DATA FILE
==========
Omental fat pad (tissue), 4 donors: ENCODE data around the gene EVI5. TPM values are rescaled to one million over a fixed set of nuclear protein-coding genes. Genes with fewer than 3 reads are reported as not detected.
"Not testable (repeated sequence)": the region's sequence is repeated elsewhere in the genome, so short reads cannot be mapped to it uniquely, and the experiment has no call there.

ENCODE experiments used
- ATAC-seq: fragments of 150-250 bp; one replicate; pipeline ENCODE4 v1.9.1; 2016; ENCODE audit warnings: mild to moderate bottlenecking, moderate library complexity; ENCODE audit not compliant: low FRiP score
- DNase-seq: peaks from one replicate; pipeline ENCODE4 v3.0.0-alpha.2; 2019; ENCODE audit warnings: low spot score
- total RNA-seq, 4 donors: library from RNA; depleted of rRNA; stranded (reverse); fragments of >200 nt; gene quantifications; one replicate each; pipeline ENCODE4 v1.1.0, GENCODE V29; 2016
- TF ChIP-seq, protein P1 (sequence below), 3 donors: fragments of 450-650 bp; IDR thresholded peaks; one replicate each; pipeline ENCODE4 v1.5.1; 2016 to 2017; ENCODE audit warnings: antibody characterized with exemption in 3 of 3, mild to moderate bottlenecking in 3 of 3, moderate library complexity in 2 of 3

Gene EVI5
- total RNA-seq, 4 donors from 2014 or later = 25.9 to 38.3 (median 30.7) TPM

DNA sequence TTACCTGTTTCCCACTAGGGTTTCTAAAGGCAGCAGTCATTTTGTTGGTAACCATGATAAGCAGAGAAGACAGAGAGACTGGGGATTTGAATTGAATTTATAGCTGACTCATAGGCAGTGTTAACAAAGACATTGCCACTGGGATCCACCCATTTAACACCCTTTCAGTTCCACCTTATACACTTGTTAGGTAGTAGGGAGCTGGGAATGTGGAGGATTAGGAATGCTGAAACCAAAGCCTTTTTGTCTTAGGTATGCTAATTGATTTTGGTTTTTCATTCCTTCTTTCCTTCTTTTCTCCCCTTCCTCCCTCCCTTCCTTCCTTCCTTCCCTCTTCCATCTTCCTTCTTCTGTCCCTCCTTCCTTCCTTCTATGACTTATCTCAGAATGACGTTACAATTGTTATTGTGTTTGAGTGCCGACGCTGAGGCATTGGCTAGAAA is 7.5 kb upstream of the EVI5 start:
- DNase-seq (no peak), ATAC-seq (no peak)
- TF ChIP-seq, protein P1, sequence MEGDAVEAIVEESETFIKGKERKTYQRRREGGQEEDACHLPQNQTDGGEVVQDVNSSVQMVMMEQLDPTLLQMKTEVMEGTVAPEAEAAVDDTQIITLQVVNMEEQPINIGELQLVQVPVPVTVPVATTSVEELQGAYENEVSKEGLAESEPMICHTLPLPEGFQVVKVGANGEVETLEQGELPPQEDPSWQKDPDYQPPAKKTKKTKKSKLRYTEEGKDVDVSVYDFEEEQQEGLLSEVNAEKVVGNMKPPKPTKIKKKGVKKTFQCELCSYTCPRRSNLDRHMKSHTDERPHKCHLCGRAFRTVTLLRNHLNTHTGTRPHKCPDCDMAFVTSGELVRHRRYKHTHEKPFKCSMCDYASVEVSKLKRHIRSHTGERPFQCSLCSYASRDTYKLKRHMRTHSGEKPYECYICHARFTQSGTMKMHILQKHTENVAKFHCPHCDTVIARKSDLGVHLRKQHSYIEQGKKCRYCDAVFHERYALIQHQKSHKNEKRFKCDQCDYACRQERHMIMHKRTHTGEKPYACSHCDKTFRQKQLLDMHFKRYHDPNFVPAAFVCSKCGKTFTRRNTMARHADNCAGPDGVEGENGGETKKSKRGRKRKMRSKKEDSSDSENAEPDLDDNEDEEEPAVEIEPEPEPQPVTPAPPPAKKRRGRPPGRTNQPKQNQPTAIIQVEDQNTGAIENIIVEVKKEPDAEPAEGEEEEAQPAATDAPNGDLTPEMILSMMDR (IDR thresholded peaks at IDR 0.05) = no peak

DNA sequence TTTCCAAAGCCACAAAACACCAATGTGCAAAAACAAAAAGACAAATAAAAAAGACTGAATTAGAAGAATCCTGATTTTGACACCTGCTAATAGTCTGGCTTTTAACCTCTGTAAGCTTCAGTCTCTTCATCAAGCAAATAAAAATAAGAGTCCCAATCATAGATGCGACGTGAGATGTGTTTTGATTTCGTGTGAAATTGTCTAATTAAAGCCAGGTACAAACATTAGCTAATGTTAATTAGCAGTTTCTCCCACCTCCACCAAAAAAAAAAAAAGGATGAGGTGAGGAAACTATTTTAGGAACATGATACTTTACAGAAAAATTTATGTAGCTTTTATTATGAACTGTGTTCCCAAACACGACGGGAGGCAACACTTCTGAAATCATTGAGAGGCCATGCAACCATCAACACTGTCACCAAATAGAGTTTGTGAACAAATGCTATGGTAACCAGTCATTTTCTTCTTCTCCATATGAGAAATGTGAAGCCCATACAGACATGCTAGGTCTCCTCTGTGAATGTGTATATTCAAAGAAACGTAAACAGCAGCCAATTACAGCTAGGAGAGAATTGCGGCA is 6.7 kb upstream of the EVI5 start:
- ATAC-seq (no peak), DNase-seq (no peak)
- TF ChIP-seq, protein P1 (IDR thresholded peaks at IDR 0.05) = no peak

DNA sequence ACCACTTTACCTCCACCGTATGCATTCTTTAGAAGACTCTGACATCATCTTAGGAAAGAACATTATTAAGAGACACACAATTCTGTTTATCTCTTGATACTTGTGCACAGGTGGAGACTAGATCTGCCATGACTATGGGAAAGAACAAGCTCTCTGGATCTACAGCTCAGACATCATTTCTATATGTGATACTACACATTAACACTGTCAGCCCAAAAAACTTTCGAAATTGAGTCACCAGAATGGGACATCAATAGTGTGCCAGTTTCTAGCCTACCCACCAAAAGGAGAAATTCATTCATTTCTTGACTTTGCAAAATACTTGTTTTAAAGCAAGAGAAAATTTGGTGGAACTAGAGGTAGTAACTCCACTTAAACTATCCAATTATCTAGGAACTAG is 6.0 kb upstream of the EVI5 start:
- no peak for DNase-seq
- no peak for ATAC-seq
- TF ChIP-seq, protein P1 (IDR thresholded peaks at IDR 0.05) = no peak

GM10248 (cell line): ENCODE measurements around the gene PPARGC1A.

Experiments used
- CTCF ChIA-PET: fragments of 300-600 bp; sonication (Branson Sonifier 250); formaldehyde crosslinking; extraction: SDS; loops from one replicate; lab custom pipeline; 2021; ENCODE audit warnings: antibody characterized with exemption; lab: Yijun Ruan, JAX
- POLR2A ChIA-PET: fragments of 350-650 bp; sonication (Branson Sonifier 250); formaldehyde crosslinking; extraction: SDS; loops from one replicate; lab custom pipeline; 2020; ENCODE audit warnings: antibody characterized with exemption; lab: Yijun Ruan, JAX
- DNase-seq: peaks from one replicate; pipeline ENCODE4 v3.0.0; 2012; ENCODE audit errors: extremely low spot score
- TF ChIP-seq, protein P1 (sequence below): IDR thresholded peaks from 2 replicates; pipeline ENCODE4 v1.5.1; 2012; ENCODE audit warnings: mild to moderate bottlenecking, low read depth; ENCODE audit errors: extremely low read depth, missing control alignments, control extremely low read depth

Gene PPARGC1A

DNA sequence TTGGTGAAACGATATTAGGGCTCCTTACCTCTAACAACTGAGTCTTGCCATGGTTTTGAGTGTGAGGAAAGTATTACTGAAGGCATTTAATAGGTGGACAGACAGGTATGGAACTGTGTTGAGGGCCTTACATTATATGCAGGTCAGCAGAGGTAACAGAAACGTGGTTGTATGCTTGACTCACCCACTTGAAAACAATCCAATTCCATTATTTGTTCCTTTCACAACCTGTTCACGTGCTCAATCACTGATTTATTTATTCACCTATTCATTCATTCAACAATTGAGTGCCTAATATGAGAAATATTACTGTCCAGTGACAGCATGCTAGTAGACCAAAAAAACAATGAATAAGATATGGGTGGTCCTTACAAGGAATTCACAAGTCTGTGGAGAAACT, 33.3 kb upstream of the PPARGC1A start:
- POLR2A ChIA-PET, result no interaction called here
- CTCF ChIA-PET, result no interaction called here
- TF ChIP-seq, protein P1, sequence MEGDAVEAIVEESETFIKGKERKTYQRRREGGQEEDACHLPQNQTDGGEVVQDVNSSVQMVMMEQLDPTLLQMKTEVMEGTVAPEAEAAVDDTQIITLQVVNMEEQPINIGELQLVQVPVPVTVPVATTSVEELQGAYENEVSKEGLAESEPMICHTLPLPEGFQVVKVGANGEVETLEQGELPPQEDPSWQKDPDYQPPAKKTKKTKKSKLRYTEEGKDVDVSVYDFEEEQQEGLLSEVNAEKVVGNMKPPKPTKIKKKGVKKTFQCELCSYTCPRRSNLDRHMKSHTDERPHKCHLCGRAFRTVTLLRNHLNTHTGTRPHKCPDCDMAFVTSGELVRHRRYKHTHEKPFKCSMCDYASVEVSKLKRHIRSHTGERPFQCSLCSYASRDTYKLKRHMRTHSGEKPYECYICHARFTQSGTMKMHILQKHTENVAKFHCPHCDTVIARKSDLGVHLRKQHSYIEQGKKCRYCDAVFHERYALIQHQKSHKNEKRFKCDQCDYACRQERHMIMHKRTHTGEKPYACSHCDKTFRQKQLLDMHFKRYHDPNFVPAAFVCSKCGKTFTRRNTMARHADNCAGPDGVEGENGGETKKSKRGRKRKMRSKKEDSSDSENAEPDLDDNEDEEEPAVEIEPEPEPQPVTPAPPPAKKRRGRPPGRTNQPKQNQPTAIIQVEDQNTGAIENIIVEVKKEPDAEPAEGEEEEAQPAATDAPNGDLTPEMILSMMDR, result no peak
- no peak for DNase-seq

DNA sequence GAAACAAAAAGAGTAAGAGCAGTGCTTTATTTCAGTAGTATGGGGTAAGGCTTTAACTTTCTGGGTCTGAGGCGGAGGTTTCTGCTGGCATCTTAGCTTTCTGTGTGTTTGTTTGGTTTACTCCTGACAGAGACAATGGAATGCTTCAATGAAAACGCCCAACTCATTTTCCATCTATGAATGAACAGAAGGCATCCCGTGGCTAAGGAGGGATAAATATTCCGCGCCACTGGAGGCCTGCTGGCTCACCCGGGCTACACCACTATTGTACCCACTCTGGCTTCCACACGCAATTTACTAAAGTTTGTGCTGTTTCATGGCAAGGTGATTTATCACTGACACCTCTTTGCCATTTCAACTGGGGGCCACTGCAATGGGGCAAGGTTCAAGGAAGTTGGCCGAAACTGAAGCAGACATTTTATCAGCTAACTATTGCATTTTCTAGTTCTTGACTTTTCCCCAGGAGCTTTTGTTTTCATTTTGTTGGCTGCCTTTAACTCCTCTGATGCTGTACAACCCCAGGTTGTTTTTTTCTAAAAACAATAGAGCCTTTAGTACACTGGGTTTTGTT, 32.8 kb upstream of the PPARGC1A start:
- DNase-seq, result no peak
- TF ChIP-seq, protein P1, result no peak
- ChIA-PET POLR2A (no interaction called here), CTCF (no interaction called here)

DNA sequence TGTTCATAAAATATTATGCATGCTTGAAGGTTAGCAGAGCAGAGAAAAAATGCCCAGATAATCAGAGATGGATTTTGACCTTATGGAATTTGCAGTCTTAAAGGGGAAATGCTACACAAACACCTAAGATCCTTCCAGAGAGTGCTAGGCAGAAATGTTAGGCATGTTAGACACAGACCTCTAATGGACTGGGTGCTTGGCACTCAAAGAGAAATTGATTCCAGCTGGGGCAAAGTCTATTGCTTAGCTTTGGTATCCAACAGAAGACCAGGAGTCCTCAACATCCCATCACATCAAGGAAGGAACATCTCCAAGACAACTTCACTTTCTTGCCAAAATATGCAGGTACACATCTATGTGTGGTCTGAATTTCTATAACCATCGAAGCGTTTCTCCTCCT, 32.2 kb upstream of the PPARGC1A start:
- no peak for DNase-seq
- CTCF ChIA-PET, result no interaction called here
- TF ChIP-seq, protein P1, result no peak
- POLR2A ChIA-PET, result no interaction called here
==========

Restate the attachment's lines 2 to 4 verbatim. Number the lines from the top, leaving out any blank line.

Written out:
"Not testable (repeated sequence)": the region's sequence is repeated elsewhere in the genome, so short reads cannot be mapped to it uniquely, and the experiment has no call there.

ENCODE experiments used
- ATAC-seq: fragments of 150-250 bp; one replicate; pipeline ENCODE4 v1.9.1; 2016; ENCODE audit warnings: mild to moderate bottlenecking, moderate library complexity; ENCODE audit not compliant: low FRiP score